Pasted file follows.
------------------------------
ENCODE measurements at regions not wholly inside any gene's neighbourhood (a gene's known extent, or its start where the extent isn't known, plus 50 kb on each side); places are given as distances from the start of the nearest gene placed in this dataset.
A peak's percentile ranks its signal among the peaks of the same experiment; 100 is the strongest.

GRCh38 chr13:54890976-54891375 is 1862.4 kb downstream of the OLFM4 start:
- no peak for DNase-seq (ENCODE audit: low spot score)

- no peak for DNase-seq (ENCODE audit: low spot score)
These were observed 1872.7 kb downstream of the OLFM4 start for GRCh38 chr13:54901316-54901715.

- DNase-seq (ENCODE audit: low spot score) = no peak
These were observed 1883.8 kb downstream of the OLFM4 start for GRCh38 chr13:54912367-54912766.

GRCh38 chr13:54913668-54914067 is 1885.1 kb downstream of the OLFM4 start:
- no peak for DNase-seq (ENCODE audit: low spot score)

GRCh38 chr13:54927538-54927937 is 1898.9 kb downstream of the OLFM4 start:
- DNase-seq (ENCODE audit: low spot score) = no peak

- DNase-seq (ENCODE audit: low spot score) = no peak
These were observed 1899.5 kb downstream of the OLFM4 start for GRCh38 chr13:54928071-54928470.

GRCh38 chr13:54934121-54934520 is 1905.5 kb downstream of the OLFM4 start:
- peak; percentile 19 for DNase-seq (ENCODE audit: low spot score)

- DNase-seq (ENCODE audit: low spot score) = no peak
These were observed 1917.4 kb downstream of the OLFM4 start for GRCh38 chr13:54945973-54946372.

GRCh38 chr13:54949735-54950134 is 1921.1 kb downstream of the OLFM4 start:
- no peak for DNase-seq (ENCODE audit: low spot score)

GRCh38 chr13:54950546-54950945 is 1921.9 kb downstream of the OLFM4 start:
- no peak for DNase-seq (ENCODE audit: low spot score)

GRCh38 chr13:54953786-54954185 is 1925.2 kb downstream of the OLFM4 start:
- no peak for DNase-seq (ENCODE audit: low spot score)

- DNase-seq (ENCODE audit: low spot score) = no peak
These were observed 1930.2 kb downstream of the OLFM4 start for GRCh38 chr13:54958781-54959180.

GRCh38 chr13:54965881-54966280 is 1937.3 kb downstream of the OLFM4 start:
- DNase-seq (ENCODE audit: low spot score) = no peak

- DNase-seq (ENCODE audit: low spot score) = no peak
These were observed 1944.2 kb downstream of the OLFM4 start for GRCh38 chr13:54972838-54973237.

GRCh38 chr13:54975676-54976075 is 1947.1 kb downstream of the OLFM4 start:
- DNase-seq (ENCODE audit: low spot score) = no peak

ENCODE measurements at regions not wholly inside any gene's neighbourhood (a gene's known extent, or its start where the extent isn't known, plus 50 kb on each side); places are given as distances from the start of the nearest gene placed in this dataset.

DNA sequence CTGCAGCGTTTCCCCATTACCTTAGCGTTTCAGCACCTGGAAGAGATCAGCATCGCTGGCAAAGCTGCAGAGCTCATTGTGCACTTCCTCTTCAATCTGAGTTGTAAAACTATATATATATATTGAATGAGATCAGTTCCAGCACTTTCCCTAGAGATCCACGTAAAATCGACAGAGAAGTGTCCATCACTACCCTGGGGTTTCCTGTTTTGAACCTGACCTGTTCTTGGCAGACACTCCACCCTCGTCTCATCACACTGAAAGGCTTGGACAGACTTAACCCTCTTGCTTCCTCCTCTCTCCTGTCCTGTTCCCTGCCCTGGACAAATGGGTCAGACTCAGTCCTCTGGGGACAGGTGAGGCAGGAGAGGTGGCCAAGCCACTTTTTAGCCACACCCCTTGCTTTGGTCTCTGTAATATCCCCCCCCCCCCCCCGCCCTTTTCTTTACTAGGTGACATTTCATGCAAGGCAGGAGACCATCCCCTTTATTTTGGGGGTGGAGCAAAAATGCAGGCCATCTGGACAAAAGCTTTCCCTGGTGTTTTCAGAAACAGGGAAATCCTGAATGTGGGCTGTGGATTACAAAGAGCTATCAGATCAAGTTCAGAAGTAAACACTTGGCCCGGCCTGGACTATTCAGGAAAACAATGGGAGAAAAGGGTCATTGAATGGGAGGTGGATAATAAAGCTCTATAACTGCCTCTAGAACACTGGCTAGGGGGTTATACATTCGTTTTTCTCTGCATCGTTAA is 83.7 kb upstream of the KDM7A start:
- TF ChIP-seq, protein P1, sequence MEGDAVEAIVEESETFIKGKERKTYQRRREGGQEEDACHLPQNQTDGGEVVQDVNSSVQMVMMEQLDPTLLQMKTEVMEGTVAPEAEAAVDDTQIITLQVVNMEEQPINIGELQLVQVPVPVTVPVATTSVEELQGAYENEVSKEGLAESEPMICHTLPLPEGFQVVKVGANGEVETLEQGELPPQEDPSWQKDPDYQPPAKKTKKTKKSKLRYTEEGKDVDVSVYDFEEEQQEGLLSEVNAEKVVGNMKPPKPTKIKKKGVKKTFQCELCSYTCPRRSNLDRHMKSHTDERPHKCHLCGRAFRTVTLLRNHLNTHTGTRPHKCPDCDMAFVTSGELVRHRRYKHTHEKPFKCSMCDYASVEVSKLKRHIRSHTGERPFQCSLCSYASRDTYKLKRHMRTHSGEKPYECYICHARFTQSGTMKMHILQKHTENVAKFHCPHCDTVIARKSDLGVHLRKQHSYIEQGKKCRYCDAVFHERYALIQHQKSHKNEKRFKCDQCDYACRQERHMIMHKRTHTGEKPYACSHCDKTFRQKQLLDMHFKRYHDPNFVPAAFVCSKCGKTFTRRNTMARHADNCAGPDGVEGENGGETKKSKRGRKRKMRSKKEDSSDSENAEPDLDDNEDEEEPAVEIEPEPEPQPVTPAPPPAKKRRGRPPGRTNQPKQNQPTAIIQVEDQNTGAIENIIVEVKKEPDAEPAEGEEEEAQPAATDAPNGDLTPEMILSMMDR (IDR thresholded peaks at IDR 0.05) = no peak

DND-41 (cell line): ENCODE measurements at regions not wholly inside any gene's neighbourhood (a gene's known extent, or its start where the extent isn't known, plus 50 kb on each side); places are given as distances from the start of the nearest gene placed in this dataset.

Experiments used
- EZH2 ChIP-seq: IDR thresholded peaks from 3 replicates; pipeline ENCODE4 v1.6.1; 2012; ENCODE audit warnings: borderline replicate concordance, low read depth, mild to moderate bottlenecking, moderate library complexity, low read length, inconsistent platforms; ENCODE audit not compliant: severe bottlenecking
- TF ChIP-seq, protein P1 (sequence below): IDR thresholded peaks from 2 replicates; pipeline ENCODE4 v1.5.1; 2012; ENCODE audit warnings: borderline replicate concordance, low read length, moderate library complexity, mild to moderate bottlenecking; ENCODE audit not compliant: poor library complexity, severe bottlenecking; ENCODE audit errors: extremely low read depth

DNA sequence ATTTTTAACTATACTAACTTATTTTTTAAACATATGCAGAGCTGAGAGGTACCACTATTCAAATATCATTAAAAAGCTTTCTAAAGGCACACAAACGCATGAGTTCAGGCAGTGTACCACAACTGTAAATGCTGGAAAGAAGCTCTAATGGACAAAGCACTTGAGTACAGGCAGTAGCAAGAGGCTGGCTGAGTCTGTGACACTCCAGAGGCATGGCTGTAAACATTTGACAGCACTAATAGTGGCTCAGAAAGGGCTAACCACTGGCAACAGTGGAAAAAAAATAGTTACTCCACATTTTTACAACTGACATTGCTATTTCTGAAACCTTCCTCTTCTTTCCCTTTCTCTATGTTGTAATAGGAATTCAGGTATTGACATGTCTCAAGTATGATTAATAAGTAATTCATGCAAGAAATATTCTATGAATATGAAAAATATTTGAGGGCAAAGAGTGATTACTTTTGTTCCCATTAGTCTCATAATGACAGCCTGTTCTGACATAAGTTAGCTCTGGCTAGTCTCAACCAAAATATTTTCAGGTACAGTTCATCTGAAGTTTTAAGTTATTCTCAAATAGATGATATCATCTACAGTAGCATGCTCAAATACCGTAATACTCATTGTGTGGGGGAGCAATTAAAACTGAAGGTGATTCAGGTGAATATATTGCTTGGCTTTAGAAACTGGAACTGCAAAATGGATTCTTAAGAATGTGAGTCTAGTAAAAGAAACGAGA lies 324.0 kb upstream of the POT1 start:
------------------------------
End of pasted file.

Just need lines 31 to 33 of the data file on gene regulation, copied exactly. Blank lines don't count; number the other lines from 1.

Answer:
GRCh38 chr13:54975676-54976075 is 1947.1 kb downstream of the OLFM4 start:
- DNase-seq (ENCODE audit: low spot score) = no peak

ENCODE measurements at regions not wholly inside any gene's neighbourhood (a gene's known extent, or its start where the extent isn't known, plus 50 kb on each side); places are given as distances from the start of the nearest gene placed in this dataset.